Once verbal confirmation from multiple committee members was received, Sangat began pleading with the management to revoke the trip, considering the grave allegations emanating from Canada in the assassination of Hardeep Singh Nijjar and a ban on Indian diplomats visiting Gurdwaras in an official capacity.
These protestations fell on deaf ears, and correspondences went unanswered; no response was given to the Sangat from the committee or its spokeswoman, General Secretary Prabhjot Kaur Virhia.
Having failed to keep this visit concealed and ignoring the views of their own Sangat members, a select group from the Gurdwara committee, some of whom had taken leave from work to attend, formed a welcoming party for the Ambassador.
Chiefly present, among others, were Vice-President Surinder Singh and the General Secretary, Prabhjot Kaur Virhia. Acquaintances of Pam Gosal MSP and her own mother had prepared a custom lunch of tea and samosas for the Ambassador with a banquet table erected in the Gurdwara to seat the diplomat. Ironically, this table, where the Indian government official was to be seated, was placed immediately beside a large picture of the post-1984 desecrated and demolished Akal Takht.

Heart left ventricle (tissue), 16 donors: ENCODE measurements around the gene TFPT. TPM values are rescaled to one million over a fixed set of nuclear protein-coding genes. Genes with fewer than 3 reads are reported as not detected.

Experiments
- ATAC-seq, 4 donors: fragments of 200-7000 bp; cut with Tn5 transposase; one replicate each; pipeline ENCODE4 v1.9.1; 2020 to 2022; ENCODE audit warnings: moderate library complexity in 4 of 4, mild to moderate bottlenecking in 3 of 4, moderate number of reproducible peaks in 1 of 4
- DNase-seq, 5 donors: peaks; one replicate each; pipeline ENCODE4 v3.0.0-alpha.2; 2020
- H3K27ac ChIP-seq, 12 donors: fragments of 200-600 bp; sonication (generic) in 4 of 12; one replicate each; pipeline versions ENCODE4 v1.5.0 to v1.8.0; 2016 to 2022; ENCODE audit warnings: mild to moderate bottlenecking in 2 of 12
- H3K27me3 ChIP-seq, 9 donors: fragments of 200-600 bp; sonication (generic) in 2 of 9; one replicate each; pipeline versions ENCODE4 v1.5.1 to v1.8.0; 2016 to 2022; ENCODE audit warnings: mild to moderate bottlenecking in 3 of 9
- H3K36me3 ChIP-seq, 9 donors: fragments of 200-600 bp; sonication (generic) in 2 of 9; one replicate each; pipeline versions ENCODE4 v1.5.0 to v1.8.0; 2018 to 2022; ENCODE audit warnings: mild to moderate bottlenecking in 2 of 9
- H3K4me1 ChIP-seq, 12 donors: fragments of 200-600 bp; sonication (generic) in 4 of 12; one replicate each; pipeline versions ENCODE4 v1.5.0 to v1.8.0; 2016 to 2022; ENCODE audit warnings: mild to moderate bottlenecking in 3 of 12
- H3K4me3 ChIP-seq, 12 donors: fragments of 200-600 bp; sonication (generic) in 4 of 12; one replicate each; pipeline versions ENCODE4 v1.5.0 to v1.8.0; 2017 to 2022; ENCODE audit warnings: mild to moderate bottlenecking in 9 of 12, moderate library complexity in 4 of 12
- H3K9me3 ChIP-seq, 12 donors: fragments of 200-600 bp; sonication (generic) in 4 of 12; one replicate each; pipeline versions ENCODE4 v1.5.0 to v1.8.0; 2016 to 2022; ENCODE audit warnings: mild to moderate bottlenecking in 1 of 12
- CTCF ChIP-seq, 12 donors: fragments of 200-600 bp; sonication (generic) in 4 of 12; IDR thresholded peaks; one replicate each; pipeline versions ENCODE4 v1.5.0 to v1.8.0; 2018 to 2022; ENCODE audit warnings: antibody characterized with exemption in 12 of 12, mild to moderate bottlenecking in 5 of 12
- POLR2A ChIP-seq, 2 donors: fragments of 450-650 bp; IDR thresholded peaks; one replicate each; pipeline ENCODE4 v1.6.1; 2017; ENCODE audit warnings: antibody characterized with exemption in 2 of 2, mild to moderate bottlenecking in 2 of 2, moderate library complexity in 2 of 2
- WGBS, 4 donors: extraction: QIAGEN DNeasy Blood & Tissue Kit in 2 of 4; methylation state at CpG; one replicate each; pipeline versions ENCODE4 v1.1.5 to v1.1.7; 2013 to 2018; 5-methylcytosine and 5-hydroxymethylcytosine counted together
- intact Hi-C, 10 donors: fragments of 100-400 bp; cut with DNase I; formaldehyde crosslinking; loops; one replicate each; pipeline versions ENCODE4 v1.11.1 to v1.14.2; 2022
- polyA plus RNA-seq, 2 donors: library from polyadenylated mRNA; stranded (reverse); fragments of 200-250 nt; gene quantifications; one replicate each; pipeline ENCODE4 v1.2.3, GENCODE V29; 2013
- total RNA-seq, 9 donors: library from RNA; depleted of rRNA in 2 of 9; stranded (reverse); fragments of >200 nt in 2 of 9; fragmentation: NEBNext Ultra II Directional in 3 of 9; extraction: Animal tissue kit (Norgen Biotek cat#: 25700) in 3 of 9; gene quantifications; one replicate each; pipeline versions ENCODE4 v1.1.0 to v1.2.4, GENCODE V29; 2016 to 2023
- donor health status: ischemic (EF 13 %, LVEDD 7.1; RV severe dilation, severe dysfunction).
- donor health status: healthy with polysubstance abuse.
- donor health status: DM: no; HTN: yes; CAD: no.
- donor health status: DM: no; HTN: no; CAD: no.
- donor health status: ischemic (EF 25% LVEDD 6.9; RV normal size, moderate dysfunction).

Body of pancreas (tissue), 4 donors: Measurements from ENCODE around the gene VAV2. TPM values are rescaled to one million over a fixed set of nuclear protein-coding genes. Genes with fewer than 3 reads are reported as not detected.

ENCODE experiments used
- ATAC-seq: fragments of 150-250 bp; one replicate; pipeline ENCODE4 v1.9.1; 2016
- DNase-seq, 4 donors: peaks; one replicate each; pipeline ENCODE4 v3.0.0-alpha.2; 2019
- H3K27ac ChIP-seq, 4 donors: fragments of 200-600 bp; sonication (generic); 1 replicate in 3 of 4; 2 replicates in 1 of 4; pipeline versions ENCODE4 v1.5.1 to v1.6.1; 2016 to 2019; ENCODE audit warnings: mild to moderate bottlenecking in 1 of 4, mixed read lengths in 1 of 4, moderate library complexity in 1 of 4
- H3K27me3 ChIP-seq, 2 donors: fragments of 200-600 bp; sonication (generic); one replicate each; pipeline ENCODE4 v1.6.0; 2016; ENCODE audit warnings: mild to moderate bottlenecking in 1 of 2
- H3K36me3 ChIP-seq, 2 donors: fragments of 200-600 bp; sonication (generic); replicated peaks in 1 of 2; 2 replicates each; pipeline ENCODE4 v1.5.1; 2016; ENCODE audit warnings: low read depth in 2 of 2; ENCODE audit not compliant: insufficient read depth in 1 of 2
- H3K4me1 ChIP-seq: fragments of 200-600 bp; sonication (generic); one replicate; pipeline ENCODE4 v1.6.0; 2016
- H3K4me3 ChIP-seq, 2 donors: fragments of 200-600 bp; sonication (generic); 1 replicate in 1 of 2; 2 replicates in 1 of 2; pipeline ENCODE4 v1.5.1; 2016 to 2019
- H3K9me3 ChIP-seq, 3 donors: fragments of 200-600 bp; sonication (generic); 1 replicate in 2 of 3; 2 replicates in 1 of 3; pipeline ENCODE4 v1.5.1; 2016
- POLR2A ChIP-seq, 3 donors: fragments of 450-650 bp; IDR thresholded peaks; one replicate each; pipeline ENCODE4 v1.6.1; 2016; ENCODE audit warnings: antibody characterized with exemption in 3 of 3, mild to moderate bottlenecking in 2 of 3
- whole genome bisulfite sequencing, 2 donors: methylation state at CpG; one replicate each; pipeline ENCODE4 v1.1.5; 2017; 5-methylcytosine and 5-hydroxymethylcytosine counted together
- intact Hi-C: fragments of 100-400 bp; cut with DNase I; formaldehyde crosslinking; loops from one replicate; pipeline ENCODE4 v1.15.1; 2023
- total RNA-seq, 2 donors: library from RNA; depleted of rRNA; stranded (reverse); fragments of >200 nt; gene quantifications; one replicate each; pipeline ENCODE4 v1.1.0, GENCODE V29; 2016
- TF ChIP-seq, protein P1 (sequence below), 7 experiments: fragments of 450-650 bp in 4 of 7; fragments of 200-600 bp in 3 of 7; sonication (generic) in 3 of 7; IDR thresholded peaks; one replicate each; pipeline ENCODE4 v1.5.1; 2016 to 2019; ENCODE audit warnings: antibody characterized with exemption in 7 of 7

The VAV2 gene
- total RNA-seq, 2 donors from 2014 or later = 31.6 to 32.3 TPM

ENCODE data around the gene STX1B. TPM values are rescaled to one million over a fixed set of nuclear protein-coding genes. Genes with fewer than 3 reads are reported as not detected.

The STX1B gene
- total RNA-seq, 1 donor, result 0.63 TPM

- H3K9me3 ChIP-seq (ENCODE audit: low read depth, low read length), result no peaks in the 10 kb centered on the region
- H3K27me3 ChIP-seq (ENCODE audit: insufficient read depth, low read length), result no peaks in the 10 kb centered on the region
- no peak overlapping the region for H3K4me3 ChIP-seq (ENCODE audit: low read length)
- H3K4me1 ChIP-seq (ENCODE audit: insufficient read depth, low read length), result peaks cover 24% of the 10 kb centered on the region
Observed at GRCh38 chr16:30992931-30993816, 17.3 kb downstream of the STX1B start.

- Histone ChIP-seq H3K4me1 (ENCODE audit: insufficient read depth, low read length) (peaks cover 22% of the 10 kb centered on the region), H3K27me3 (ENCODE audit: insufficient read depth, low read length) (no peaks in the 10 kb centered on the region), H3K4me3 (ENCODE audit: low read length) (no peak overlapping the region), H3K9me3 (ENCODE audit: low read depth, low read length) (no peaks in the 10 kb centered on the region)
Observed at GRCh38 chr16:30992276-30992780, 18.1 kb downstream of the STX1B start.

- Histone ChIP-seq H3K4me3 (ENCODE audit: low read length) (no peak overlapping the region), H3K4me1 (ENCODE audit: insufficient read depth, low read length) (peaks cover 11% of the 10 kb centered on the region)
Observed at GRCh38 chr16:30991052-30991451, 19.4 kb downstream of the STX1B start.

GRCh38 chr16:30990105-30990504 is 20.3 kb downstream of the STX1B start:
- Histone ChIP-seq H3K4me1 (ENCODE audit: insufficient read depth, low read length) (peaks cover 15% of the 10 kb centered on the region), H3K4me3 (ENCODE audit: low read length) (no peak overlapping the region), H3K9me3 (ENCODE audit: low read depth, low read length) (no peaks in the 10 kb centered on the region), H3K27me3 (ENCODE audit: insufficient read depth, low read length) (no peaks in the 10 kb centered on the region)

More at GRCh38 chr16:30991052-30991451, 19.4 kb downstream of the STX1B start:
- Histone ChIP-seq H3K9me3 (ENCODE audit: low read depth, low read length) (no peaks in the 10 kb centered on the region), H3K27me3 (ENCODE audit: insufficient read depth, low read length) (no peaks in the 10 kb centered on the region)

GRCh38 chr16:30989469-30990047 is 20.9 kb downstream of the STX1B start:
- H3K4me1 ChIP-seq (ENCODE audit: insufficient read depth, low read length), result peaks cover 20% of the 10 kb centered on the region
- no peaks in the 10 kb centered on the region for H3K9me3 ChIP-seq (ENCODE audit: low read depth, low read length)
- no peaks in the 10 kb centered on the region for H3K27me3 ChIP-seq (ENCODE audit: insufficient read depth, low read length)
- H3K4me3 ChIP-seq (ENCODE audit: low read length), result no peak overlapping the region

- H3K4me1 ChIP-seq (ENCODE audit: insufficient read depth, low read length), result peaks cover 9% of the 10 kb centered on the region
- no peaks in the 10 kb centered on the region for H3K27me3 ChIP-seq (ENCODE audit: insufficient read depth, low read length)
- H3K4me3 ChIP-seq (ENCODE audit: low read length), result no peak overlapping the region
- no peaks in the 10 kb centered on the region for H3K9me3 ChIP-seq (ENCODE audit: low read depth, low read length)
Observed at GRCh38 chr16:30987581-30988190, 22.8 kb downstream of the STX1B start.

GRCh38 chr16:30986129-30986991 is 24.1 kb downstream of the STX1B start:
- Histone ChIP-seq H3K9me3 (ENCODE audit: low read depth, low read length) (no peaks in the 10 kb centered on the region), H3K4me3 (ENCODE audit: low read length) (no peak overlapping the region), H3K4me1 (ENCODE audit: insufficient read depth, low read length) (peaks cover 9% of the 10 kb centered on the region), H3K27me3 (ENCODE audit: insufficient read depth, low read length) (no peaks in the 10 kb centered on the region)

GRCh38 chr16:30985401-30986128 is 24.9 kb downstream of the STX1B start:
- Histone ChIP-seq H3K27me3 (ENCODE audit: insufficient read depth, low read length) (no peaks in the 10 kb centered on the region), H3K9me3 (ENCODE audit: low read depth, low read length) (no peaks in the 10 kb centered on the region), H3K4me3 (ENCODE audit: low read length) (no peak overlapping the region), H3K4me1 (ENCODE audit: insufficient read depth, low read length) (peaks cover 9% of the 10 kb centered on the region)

Caught up in these formalities, the committee belatedly became aware of the presence of three local Sikhs who had caught wind of this errant event. Shamsher Singh, a prominent human rights advocate and activist from the National Sikh Youth Federation (NSYF), was present at the Gurdwara, accompanied by two others who were documenting the event.
At around noon, riding in a black Mercedes limousine, Vivek Doraiswami pulled up to the large front porch of the Gurdwara. Having spotted the car, the gathered committee and Sangat protesters made their way outside.
In video footage captured on scene, three individuals are pictured near the embassy car.
One, a woman, was the Scottish Conservative MSP Pam Gosal; the second, a man in an orange rumaal was an official with the MSP entourage; and following behind was the well-known Sikh activist Shamsher Singh.